At the Intersection of Faith and Culture

At the Intersection of Faith and Culture

Neocons, “Isolationism,” and Martin Luther King, Jr.

posted by Jack Kerwick

As the mess in Iraq—a mess predicted by the likes of such “isolationists” as Patrick J. Buchanan and Ilana Mercer a dozen years ago—deepens, it is with renewed gusto that the Iraq War’s most impassioned neoconservative supporters argue for a robust “interventionist” American foreign policy.

At the same time, they never waver in heaping praise upon praise upon Martin Luther King, Jr.

But when rhetorical exhibitionism collides with ideological fervor, the inconsistency promises to be explosive.

King, you see, is every bit as much of an “isolationist” as are any of the so-called “isolationists” who neoconservatives have lambasted.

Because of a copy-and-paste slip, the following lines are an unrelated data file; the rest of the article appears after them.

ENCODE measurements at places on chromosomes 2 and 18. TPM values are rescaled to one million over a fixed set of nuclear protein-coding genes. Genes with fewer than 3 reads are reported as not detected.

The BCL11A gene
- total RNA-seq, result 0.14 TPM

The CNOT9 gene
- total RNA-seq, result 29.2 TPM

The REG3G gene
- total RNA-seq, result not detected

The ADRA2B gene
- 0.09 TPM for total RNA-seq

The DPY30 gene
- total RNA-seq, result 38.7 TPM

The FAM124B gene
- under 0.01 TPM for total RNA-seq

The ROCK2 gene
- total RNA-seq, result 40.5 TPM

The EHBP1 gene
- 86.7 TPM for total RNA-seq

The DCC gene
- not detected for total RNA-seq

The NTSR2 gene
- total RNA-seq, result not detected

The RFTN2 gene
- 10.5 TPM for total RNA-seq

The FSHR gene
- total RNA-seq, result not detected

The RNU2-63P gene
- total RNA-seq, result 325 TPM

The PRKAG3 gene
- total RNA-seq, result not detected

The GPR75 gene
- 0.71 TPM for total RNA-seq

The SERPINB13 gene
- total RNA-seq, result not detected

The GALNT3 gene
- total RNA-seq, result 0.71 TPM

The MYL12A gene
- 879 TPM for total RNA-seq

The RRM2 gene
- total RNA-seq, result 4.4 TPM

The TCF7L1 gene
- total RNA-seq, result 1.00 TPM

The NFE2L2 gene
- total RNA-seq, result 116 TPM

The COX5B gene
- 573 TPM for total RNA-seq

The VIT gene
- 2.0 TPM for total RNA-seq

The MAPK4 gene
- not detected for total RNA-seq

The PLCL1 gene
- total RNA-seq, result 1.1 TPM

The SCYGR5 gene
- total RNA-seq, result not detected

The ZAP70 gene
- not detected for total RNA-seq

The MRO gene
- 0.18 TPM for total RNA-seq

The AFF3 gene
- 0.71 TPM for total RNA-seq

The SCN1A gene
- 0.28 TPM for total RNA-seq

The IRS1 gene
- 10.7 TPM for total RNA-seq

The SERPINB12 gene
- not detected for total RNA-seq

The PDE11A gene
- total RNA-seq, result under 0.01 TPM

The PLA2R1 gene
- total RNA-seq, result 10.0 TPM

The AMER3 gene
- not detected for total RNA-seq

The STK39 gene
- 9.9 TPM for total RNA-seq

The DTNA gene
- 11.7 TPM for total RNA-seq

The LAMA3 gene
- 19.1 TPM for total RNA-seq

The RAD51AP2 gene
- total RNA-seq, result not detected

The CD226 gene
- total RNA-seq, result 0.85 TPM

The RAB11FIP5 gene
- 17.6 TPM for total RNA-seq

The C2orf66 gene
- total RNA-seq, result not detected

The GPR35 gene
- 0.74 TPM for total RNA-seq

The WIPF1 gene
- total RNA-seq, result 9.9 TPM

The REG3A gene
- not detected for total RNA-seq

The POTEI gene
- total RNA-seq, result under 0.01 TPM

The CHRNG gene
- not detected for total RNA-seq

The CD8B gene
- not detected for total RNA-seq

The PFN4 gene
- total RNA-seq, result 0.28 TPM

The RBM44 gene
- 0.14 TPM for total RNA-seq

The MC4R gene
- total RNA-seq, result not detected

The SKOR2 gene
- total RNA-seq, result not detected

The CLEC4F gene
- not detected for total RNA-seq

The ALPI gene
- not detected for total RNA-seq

On April 30, 1967 King gave a sermon at Ebenezer Baptist Church titled, “It’s A Dark Day in Our Nation.”  He cautioned his audience against being deceived into thinking that “God chose America as his divine, messianic force to be a sort of policeman of the whole world.”  Just the opposite, in fact, is the case.  King said that he “can hear God saying to America, ‘You’re too arrogant!  And if you don’t change your ways, I will rise up and break the backbone of your power, and I’ll place it in the hands of a nation that doesn’t even know my name.”

King, obviously, was no fan of “American Exceptionalism.”

He continued, referring to the war in Vietnam not just as “unjust,” but as “futile” and “evil.

Had King been alive to make these remarks today about the wars in Iraq and Afghanistan, it goes without saying that their neoconservative supporters in the GOP, talk radio, and Fox News would have eviscerated him for both his lack of “moral clarity” as well as his disregard—and perhaps even disdain—for “the troops” and their families.